An Indiana University study that compared strategies used by extroverted college students and their less socially inclined peers found that happy people who are less outgoing relied less on partying and drinking to be happy and more on connections with family and friends or cognitive strategies, such as positive thinking.
"You don't have to go out and party to be happy. That's the thing students feel they need to do, particularly when they're new to campus," said Bernardo J. Carducci, director of the Shyness Research Institute at Indiana University Southeast. "But, it's critical to maintain contacts with family, with friends and like-minded individuals with whom you feel some sort of meaningful connection. That could be other people in clubs that you belong to, like the accounting club, astronomy club . . . people you play intramural sports with."
A second study, also conducted by Carducci, found that college students who are goal-oriented also tend to be happier than their less focused peers.
"When you look at what these people do differently, people who strive to reach personal goals, they engage in more purposeful leisure, rather than sitting around and watching television," Carducci said. "They don't go clubbing as much as the others. They spend more time on what we call spiritual reflection. They write in journals. These are the kinds of people who tend to be more happy. These also are the people who mostly graduate from college."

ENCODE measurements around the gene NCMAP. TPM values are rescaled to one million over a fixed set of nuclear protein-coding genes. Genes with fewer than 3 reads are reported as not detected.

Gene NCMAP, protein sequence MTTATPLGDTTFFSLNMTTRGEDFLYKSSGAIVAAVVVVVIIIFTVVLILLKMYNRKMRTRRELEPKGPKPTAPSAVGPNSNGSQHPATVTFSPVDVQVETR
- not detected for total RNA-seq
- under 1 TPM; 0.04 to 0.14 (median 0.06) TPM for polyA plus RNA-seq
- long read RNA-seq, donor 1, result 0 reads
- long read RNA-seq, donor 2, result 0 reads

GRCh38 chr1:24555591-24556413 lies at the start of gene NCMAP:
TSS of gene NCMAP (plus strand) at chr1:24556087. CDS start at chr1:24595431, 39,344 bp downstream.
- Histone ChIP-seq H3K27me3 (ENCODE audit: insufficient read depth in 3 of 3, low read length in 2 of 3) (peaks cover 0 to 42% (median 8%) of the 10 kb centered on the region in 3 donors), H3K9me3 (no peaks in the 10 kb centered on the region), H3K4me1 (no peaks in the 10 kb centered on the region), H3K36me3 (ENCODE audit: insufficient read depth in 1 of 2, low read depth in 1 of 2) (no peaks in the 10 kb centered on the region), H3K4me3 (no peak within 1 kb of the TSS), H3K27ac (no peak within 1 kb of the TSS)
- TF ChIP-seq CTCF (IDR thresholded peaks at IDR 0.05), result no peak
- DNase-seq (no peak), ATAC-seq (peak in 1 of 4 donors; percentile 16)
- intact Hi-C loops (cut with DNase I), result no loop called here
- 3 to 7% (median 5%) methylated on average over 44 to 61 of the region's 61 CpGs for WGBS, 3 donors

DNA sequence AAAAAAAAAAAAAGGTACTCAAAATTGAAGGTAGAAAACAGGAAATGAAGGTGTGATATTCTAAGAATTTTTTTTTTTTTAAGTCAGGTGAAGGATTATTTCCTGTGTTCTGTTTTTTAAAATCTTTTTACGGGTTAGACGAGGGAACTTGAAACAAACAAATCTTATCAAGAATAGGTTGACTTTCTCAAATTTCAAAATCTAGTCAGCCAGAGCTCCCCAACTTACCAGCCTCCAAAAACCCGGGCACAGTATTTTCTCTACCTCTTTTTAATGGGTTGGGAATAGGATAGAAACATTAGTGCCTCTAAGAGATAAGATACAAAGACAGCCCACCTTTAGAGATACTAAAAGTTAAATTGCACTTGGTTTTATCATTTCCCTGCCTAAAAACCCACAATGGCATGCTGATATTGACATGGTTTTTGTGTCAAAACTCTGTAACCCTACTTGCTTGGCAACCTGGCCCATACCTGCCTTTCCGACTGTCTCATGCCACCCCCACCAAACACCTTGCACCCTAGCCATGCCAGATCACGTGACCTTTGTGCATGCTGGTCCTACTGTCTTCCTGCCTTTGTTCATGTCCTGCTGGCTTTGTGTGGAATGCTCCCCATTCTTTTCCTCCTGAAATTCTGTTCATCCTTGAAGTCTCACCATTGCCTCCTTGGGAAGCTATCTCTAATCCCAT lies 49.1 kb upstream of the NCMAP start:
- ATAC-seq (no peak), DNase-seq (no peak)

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Carducci said it would be useful for student advisers to know where students rate on Instrumental Goal Pursuit.
"With this measure, you can look at people who are low and realize you need to keep an eye on them," Carducci said. "They might need help learning how to develop goals. They might need help learning how to delay instant gratification."
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